Thrifty times

In Recipes on April 1, 2011 at 4:16 am

The cost of living is going up.  Utility bills, petrol prices, rents and mortgages, groceries – the only thing that never seems to go up is wages.  Even so called middle class households are doing it tough.  As a consequence the greed and rampant consumerism that characterized the eighties, nineties and early ‘noughties’ is out of vogue and thrift is most definitely in.  Come to think of it, for those of us who have always tried to live a sustainable life, it was never really out.  Wastage and over consumption have never been ‘green’.

Food is a big part of the household budget so it an obvious area where you can save money and cut down on wastage at the same time.  In every house’s budget there is always room for improvement.  One way of saving money at the supermarket is to ‘mix it up’.  I shop regularly at Coles, Woolworths, Aldi along with various Asian, Middle Eastern, Indian, Mediterranean, Vietnamese etc. markets and supermarkets.  This is why I eschew  ‘rewards’ cards as these cards are trying to lock you into shopping at one place.  Ultimately you will pay more and, with less competition in the marketplace, so will everyone else.  Unless I am making a specific dish for a special occasion, I try not to go shopping with a fixed idea in my mind of what I am going to make.  While there I’ll make my purchasing decisions based on what is on special and what is in season.

Then there are the cheaper ingredients.  Just because you are trying to save money you don’t have to eat bad food.  Buy good quality mince and get it on special when you can; buy a whole free range chicken instead of just the breast fillets and use the whole bird, saving the carcass and wings to make stock; buy the cheaper cuts of meat and use long, slow cooking and the addition of herbs and spices to transform them; buy the more expensive cuts of meat in smaller quantities – make a stir fry that uses vegetables and/or noodles with only a small amount of meat.  Eat vegetarian food a few times a week.  Vegetables, as long as they are in season (and barring natural disasters) are usually pretty cheap.  Supplement these with Italian tinned tomatoes, tinned and dried pulses and frozen peas.  Cheese, eggs and tofu are also good, cheap ingredients to bulk out vegetarian food.  Finally, make sure you have a well stocked spice cupboard and a few herbs in pots.  Of course, if you have the space (many people don’t) a vegetable garden is good but it is surprising how much flavour you can add to food with just a few well chosen spices and some fresh herbs.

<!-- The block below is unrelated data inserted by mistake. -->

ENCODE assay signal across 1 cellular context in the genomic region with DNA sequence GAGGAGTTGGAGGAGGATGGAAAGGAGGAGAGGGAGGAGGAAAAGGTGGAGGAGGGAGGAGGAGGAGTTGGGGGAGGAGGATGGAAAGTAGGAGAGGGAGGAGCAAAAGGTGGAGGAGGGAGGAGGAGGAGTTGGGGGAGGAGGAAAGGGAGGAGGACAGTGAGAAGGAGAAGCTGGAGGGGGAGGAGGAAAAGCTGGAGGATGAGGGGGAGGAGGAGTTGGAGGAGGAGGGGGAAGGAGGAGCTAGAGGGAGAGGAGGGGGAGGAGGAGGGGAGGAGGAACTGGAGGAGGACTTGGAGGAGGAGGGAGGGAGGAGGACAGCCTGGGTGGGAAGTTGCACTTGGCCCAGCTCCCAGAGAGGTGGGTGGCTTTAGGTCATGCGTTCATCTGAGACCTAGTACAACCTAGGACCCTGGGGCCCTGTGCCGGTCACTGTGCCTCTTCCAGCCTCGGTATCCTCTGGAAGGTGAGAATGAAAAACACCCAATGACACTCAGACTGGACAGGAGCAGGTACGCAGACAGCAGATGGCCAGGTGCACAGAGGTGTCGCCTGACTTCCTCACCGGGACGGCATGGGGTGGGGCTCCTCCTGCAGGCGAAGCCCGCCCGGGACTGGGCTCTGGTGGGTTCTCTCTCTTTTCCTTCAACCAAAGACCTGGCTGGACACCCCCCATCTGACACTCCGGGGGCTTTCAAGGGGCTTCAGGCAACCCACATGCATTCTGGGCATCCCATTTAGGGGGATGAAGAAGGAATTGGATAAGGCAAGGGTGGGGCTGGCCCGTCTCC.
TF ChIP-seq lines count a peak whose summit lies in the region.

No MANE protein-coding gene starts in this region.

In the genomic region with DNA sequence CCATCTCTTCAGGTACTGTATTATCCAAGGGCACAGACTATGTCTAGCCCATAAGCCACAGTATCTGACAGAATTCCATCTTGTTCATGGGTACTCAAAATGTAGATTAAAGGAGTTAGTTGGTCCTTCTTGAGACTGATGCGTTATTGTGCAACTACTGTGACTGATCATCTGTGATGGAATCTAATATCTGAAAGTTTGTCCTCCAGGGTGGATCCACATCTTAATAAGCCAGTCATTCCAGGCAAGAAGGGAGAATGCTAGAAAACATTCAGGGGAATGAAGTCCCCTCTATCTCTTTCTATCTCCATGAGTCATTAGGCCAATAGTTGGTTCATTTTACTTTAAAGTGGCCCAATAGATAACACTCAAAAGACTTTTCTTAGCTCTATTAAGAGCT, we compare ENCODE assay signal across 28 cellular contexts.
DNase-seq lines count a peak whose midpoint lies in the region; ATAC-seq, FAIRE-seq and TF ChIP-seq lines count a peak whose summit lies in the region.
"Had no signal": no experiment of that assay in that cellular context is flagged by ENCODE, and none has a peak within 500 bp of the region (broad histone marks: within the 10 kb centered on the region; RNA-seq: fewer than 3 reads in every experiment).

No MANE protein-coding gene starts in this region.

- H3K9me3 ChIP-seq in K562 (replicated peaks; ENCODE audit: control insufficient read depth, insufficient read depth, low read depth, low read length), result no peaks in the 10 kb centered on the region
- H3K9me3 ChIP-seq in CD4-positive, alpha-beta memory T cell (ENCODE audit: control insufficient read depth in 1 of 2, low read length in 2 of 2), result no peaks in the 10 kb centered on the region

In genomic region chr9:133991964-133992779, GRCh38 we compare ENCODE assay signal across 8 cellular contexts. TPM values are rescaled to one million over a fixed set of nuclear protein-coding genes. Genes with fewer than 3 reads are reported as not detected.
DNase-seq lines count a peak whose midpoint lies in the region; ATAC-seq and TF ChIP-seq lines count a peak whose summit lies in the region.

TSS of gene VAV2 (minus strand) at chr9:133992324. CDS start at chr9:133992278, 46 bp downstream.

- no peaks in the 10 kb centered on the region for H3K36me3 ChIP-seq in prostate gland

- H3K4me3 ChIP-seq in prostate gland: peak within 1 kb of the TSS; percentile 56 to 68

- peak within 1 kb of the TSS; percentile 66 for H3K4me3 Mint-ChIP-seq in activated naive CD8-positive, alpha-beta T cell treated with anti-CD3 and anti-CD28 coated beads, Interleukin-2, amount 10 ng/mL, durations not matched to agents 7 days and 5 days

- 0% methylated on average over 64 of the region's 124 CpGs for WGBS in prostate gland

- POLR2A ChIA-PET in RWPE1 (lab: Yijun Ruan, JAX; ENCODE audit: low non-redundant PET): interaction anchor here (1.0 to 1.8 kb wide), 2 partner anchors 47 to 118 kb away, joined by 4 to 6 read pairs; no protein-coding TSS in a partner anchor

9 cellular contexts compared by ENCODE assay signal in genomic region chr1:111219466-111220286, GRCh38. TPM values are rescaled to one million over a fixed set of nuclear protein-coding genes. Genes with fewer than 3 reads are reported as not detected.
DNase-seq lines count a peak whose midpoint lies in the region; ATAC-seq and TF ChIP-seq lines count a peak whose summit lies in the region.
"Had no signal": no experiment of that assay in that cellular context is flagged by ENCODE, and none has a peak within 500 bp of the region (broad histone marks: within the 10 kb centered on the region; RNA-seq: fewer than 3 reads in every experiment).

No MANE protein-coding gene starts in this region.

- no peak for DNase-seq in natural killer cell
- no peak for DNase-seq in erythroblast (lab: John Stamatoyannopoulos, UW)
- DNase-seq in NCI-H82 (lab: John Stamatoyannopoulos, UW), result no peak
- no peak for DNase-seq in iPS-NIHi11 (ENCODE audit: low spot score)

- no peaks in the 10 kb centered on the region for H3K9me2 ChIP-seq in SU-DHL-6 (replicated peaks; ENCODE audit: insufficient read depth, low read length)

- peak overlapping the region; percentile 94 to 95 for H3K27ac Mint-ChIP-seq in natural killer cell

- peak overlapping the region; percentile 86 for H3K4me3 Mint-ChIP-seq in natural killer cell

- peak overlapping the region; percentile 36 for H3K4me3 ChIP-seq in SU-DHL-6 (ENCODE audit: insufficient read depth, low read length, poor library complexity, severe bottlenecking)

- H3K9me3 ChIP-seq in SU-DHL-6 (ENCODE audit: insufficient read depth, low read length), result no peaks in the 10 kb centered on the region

The recipe here provides a good, tasty meal at a bargain price.

Italian Meatballs

Italian Meatballs


For the meatballs:

5o0 g pork and veal mince (beef mince and turkey mince are also good)

1/4 cup breadcrumbs

1/4 cup freshly grated Parmesan

1 tsp Dijon mustard

2 tsp tomato paste

1 tbs finely chopped fresh oregano

1 tbs finely chopped basil leaves

1 tbs finely shredded spring onions

freshly ground black pepper and sea salt to taste (remember the Parmesan is quite salty)

seasoned flour

1 tbs each of olive oil and sunflower oil and a small knob of butter

For the sauce:

450 g tin diced Italian tomatoes

1 onion (finely chopped)

1-2 cloves garlic (finely chopped)

1/cup chicken stock

pinch of all spice and salt and pepper to taste

chopped fresh herbs


Place all the meatball ingredients together in a large bowl.  Mix well, I find clean hands the best way to do this.  Shape into small balls and roll in the flour.  Refrigerate 1 hour.  Heat oil and butter in a heavy based pan.  Fry meatballs until golden brown, shaking the pan occasionally to make sure they brown on all sides and don’t catch on the bottom of the pan.  When brown remove from pan and set aside.

Drain a little oil from pan (if necessary) and add chopped onion and garlic.  Cook gently for 1-2 mins.  Add diced tomatoes, all spice and chicken stock.  Season to taste.  Reduce on high for ten minutes.  Return meatballs to pan and reduce to a simmer for a further 20 mins. turning the meatballs occasionally to make sure they get a good dousing in the sauce.  Finish with fresh herbs and freshly grated Parmesan.  Serve with spaghetti or polenta.  Serves 4.

Stay tuned for Pea and Ham soup.

  1. Food is definitely a large part of the household budget. Your meatball dish looks tasty. Another way to save is to pack the meal and take it to work to eat instead of buying lunch. I usually brown bag my lunch 4 days a week and buy on Fridays.

  2. You sold me on thrifty with this beautiful dish.

  3. I wonder how long this would feed me! 🙂

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